Reply to Parliamentary Question on prevalence and regulation of cryptocurrency transactions involving privacy coins and privacy wallets
QUESTION NO 2191
NOTICE PAPER 1393 OF 2022
FOR WRITTEN ANSWER
Date: For Parliament Sitting on 04 October 2022
Name and Constituency of Member of Parliament
Mr Yip Hon Weng, MP, Yio Chu Kang SMC
To ask the Prime Minister (a) what is the prevalence of cryptocurrency transactions involving privacy coins and privacy wallets in Singapore; and (b) whether the Government regulates the use of privacy coins and cryptocurrency mixers.policy.
Answer by Mr Tharman Shanmugaratnam, Senior Minister and Minister in charge of MAS:
1. Privacy coins1, privacy wallets2 or cryptocurrency mixers3 can be misused by criminals since they are all designed to hide the identity of persons behind cryptocurrency transactions. The Financial Action Taskforce (FATF) has issued guidance4 to the international community to treat transactions involving such anonymity features as highly risky. This means that regulated entities that undertake such transactions for their customers must take additional measures to mitigate the associated money laundering and terrorism financing (ML/TF) risks.
2. Accordingly, MAS requires digital payment token (DPT) service providers engaged in customer transactions involving such anonymity features to put in place stronger controls to address the higher risks they pose. In particular, they must assess the ML/TF risks posed by such tokens before dealing in them. MAS must be satisfied that they have taken adequate control measures to manage these risks5. MAS also requires DPT service providers to assess the purpose of their customers’ use of privacy coins, privacy wallets or mixers and to undertake enhanced monitoring of their transactions6.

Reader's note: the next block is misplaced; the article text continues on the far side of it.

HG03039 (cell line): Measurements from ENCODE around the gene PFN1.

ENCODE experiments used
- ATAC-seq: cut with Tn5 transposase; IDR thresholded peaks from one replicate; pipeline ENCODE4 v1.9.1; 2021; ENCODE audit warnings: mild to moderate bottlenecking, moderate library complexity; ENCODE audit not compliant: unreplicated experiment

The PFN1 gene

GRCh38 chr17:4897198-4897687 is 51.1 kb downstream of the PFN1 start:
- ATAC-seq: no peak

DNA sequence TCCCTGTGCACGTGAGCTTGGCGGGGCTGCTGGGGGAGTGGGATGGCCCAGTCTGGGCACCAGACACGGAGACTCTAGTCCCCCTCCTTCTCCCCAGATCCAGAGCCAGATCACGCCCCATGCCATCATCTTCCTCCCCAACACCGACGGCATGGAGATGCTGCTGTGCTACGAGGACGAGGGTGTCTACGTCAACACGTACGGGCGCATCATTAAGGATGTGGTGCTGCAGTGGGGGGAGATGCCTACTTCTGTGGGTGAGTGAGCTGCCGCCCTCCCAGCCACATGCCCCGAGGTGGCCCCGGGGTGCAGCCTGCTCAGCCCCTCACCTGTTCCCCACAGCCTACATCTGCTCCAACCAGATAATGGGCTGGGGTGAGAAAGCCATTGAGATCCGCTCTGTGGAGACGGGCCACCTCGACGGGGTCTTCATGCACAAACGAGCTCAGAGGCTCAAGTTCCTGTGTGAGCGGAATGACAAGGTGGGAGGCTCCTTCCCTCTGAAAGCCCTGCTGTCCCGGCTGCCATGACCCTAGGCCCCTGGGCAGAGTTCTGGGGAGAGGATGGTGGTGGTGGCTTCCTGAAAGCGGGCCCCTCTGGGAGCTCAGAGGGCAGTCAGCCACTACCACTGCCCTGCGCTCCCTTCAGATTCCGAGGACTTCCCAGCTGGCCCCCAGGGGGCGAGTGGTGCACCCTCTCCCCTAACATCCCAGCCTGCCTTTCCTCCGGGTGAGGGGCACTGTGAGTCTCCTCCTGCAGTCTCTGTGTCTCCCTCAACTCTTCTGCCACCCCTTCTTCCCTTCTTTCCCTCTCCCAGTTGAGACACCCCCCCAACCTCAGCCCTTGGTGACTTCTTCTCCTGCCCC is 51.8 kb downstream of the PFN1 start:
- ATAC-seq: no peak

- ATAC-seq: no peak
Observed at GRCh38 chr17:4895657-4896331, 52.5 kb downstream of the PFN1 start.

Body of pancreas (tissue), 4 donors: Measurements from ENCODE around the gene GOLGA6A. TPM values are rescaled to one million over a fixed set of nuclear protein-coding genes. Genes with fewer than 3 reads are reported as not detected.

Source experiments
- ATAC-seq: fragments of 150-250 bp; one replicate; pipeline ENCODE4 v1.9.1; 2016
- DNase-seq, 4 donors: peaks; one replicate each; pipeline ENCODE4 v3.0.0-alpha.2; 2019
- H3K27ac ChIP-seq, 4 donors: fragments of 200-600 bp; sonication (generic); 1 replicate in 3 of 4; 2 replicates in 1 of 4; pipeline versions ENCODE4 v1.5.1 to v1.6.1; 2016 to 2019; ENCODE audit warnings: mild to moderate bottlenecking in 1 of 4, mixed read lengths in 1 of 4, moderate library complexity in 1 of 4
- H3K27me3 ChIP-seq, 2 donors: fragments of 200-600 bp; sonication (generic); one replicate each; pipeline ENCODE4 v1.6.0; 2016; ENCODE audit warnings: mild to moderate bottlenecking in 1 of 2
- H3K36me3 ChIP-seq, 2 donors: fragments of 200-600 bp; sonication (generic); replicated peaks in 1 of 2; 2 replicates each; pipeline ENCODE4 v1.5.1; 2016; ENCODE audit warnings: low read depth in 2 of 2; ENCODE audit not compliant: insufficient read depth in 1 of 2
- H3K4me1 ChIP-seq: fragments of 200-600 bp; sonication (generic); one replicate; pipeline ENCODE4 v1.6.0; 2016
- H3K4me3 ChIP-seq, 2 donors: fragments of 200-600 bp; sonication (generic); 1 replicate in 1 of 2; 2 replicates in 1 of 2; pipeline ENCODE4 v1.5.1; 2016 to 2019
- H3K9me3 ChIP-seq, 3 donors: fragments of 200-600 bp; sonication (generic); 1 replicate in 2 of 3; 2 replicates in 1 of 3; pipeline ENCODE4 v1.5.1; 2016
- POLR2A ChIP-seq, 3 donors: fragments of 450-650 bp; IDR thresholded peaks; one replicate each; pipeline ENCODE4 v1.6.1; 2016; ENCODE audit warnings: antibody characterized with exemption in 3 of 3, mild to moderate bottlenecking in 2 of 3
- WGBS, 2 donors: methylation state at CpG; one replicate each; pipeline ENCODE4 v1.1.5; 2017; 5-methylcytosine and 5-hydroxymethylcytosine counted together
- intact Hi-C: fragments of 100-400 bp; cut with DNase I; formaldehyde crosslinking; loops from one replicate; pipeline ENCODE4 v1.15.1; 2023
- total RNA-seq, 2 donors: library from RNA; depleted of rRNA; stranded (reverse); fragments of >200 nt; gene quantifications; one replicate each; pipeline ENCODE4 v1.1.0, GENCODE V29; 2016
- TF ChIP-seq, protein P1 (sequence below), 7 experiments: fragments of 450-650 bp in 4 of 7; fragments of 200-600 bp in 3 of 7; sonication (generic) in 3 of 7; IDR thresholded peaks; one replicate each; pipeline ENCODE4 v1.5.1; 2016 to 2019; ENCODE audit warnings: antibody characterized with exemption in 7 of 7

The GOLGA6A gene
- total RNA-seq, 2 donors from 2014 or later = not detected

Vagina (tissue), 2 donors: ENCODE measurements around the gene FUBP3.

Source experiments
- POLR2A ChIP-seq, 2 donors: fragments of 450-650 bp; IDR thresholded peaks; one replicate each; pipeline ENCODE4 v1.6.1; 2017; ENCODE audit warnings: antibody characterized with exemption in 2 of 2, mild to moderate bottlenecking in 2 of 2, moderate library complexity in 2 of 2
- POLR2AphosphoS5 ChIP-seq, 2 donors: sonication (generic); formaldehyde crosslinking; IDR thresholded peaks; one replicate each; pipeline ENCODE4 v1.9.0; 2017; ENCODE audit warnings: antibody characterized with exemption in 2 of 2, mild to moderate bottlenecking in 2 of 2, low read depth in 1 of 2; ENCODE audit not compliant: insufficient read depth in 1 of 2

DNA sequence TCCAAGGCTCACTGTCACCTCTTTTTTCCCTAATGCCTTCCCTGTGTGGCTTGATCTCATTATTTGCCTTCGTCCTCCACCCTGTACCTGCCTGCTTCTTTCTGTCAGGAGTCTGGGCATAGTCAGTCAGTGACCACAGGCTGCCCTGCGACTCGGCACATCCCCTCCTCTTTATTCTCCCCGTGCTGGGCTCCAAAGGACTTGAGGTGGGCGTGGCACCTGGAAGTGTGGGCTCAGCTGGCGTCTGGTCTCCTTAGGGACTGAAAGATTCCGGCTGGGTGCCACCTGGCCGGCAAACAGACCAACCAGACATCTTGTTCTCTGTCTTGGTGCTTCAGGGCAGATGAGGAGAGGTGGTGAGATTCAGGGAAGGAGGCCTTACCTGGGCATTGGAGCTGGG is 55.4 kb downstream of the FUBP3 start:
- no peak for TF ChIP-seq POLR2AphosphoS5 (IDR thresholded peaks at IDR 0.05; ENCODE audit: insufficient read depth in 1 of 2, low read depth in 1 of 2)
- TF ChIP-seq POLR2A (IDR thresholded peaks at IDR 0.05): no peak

3. Most licensed DPT service providers in Singapore do not offer privacy coins to their customers. There is currently no data on the use of privacy wallets and cryptocurrency mixers in Singapore, as both are essentially open-source and non-custodial protocols created by software developers and used to transact peer-to-peer. Nonetheless, MAS is closely monitoring the business activities of licensed DPT service providers. They are required to periodically report to MAS on DPTs they hold or transact in that they have assessed to be of higher risk. MAS will take appropriate supervisory actions against regulated entities that fall short of its standards.
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 Privacy coins, or anonymity enhanced coins, obscure transactions on the blockchain to protect users’ privacy and anonymity.
 Privacy wallets, or mixing-enabled wallets, allow transfers where multiple user’s transactions are combined into a single transfer. Similar to mixers, these wallets obscure the original ownership of cryptocurrencies and make transactions difficult to trace.
 Mixers or mixing services are software or services which allows users to commingle their cryptocurrencies with the aim of obscuring their original ownership and make transactions difficult to trace.